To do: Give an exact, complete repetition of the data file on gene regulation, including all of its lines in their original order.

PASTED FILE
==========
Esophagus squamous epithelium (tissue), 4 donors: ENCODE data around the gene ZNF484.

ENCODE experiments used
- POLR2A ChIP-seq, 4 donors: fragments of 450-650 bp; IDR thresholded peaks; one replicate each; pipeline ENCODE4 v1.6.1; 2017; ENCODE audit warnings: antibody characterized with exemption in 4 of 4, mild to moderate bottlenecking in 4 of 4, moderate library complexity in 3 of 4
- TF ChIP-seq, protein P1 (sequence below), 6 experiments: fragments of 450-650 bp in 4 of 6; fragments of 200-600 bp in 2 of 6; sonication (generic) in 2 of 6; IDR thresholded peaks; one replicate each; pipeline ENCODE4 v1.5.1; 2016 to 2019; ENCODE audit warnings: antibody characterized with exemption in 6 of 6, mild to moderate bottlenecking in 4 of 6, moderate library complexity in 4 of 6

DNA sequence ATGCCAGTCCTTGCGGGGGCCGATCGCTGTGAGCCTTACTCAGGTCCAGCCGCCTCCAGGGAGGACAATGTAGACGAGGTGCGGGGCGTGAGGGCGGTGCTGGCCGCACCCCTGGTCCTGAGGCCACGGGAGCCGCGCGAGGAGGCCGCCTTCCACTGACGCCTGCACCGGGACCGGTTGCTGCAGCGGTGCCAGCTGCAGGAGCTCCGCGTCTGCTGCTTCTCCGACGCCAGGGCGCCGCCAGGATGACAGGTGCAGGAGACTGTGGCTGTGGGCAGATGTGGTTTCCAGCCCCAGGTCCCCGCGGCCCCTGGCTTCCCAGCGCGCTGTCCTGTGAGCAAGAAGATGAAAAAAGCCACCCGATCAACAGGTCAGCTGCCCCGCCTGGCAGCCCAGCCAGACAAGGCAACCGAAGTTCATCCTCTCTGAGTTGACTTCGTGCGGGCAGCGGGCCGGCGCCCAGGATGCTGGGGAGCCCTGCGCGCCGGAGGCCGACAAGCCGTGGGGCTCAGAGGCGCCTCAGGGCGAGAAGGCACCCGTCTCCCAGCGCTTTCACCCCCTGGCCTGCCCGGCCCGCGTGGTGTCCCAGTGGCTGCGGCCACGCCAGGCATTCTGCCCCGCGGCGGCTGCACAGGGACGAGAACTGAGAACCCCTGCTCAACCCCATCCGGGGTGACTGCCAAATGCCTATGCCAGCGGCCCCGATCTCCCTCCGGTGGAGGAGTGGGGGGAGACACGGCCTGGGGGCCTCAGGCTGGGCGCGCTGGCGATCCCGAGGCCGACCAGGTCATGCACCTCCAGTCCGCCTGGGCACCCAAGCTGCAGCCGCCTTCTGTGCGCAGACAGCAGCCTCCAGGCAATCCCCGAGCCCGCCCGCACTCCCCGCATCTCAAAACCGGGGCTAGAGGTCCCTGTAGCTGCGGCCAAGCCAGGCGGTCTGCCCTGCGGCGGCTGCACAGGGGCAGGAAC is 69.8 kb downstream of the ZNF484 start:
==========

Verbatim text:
Esophagus squamous epithelium (tissue), 4 donors: ENCODE data around the gene ZNF484.

ENCODE experiments used
- POLR2A ChIP-seq, 4 donors: fragments of 450-650 bp; IDR thresholded peaks; one replicate each; pipeline ENCODE4 v1.6.1; 2017; ENCODE audit warnings: antibody characterized with exemption in 4 of 4, mild to moderate bottlenecking in 4 of 4, moderate library complexity in 3 of 4
- TF ChIP-seq, protein P1 (sequence below), 6 experiments: fragments of 450-650 bp in 4 of 6; fragments of 200-600 bp in 2 of 6; sonication (generic) in 2 of 6; IDR thresholded peaks; one replicate each; pipeline ENCODE4 v1.5.1; 2016 to 2019; ENCODE audit warnings: antibody characterized with exemption in 6 of 6, mild to moderate bottlenecking in 4 of 6, moderate library complexity in 4 of 6

DNA sequence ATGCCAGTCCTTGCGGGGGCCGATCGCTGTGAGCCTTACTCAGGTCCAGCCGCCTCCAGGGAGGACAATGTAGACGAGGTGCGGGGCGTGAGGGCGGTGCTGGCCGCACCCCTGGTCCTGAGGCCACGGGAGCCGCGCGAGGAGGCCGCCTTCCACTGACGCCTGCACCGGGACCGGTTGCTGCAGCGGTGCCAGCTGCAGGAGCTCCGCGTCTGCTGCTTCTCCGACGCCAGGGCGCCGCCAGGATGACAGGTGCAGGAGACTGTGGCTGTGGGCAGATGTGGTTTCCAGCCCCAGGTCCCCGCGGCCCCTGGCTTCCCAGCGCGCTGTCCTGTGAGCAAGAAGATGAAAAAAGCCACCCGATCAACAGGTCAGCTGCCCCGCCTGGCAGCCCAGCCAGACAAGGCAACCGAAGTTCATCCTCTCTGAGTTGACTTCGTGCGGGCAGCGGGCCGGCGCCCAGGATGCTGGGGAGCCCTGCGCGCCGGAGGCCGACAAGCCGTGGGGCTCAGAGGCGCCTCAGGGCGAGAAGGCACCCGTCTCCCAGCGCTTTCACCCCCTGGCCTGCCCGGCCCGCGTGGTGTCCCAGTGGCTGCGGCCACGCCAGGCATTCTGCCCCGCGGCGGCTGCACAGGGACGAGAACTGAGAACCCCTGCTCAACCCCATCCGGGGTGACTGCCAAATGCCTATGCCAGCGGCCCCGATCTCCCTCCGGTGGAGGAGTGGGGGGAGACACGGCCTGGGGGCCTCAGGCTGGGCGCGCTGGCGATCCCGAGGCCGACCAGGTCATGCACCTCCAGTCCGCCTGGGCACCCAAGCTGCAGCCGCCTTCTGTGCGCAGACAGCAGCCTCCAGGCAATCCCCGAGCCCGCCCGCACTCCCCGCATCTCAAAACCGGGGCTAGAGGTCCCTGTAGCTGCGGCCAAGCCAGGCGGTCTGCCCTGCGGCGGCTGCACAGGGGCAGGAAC is 69.8 kb downstream of the ZNF484 start: